By Leslie Gossett //
Have you ever noticed how often humans operate from the premise of there being a problem? Whatever is happening, it is not the right thing. There is something to be fixed. The coffee isn’t strong enough. The temperature is too hot. It’s too cold. We are hungry. We are stuffed. We are tired. We don’t want to go to bed. It’s completely endless. We even take this extreme into how we relate to other people. We begin to view them through the eyes of wanting them to be different. We want them to look differently, feel differently, and act differently. This desire can be subtle. And usually it happens most toward those closest to us, especially our children.
Children are constantly and exhaustingly bombarded with admonitions of, “stop that,” “sit still,” “be quiet,” “we don’t say that,” “you can’t do that here,” “stop crying,” “stop running,” “don’t put that there,” “act like a big girl,” “don’t be a baby,” and the list could go on. Adults are not exempt from such commands. We are living in a world which puts constant pressure on us to be different from how we are. The premise being that there is something to fix. The premise being that we are not worthy, not good enough.
Living against this stream of aggression can invite anxiety, depression, stress, and a lack of contentment with oneself and one’s experiences. So what can we do? We can learn to look at each other (and ourselves) through the eyes of goodness. This means we learn to see things as fundamentally okay, right from the start. Even when something needs to change, we can view it as “not a problem.” How do we learn to take this approach?
First, we have to relax. Take a few deep breaths. Go outside. Take a day off. When we invite space into our world, however that looks, we feel better and can see more clearly. Space holds everything—good and bad—without discriminating. Think of the light of the sun—it doesn’t only shine on certain things, and refuse to shine on others. There is no problem. It shines on all.
Once we relax, then we have to feel. We feel our hearts. We feel our feelings. We listen to what our mind and body are telling us. There is fundamentally no problem in our being. We are okay on a very basic level. Our human experience is a worthy one.
After feeling comes the letting go. We must relinquish our agendas for wanting to control everything. We must meet things as they are, without resistance. We must meet ourselves as we are. That’s the only working basis of anything—because it’s the only reality. We can pretend like we can control our environment, or other people. But really all we can do is meet them as they are. Letting go means surrendering to the natural flow of our world. Dancing with what comes. And not being too attached to outcomes.
So how does this play out in our relationships? Well, when we trust ourselves and our own okayness, we relax enough to show up with other people. Take our children for example. We can be present to them and available. We aren’t just on our iPhones while they play. We are acknowledging them, making eye contact, and communicating. This allows us to feel what is happening. We notice that they are joyful or sad (or when we are). We know when they need help or something else from us. And because we are connected to what is happening without trying to control it, we actually know how best to help. We let go of expecting our children and ourselves to be a certain way. All the stories about how they should know better, or how they are too old for this, or how we are too busy fade away. All that’s left is how we arise in the present moment, without agenda.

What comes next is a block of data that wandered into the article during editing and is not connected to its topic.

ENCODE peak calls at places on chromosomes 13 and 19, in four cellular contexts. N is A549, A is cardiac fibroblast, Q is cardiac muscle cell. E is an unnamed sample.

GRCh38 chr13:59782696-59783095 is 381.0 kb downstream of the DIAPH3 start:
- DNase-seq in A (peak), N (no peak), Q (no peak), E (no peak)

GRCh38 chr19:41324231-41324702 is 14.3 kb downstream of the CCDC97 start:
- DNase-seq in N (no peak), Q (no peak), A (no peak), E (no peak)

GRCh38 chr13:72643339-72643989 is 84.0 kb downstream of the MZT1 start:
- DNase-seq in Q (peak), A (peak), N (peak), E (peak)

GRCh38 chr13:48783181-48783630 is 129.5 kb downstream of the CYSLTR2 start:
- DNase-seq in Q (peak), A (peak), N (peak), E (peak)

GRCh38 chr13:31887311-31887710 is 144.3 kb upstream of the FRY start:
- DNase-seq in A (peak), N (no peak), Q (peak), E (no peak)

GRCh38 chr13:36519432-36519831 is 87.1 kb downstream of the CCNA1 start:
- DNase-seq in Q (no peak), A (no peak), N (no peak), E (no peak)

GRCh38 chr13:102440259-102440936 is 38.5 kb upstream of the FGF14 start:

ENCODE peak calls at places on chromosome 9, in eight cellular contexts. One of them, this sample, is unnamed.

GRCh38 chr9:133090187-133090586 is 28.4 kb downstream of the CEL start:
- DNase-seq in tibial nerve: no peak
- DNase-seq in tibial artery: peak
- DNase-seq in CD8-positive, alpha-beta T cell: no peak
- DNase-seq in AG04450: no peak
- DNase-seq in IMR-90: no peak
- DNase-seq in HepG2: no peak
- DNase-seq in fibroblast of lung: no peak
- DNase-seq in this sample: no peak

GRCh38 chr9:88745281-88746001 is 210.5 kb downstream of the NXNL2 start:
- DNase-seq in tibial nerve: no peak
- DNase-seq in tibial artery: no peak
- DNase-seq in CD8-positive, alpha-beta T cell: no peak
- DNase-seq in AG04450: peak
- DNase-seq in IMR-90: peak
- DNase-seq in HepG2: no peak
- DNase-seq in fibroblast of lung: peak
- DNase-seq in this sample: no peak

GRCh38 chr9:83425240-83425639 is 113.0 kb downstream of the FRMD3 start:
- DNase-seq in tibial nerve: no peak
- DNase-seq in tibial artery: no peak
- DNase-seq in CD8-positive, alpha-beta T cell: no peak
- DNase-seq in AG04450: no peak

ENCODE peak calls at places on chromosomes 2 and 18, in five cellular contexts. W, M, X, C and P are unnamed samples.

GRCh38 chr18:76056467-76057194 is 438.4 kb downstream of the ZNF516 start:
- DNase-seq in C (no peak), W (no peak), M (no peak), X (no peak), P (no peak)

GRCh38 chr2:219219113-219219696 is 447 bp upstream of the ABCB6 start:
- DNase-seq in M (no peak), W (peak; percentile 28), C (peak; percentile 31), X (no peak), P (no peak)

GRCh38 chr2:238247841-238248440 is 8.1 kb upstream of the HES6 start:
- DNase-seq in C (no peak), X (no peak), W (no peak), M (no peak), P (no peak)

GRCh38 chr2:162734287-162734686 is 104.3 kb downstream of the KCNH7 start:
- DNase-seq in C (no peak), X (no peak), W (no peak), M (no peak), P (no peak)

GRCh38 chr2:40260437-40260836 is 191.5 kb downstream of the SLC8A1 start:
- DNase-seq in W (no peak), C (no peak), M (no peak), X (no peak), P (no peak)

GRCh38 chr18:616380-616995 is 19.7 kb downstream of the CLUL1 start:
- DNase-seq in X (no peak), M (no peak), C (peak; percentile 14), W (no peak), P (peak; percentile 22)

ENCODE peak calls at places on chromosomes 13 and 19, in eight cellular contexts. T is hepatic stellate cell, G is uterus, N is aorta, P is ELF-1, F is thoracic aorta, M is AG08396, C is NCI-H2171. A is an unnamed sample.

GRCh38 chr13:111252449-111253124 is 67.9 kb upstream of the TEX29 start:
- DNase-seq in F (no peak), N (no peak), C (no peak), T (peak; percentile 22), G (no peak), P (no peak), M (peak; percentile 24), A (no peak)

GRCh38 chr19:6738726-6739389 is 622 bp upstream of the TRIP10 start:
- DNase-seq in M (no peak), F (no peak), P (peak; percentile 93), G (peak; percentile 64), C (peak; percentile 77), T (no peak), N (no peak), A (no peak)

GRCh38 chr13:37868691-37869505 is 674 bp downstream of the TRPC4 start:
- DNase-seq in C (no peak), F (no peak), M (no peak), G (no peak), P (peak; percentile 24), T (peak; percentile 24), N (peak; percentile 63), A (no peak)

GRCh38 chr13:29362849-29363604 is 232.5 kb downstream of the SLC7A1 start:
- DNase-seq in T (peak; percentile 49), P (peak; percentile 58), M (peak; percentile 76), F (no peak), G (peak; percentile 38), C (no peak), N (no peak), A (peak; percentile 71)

When we can relate like this, we experience genuine connection. We deepen our capacity for love and compassion, and stress and hesitation diminish. When we live into the beauty and okayness of things as they are, and people as they are, our relationships to self and other become nourishing and vibrant.
This can be especially poignant amidst the busy chaos of family life with young children and teens. Because our biological response to stress and exhaustion is aggression, it’s easy to get caught in the struggle of not being able to look at each other through the eyes of goodness.
Taking time together, away from the stress, in the natural world to practice being together is so important. However you can do this, make it a priority. Look with the eyes of goodness!
Join us for Spring Break Family Retreat with Leslie Gossett and Kate Raddock, March 26–30, 2018 — click here to learn more >>
More by Leslie Gossett
About the Author
Leslie Gossett is the Director of Family and Children’s Programming for Northern California Shambhala and founder of Be You Yoga and Mindfulness for Families and Children. She has worked with children for over 19 years. She is a certified yoga teacher for children and adults, a Meditation Guide in the Shambhala tradition, and a nanny to four amazing beings. She is dedicated to creating spaces for humans (and especially small ones) to connect with the strength and wisdom of their own hearts. She lives and works in the San Francisco Bay Area.
Featured image by Leslie Gossett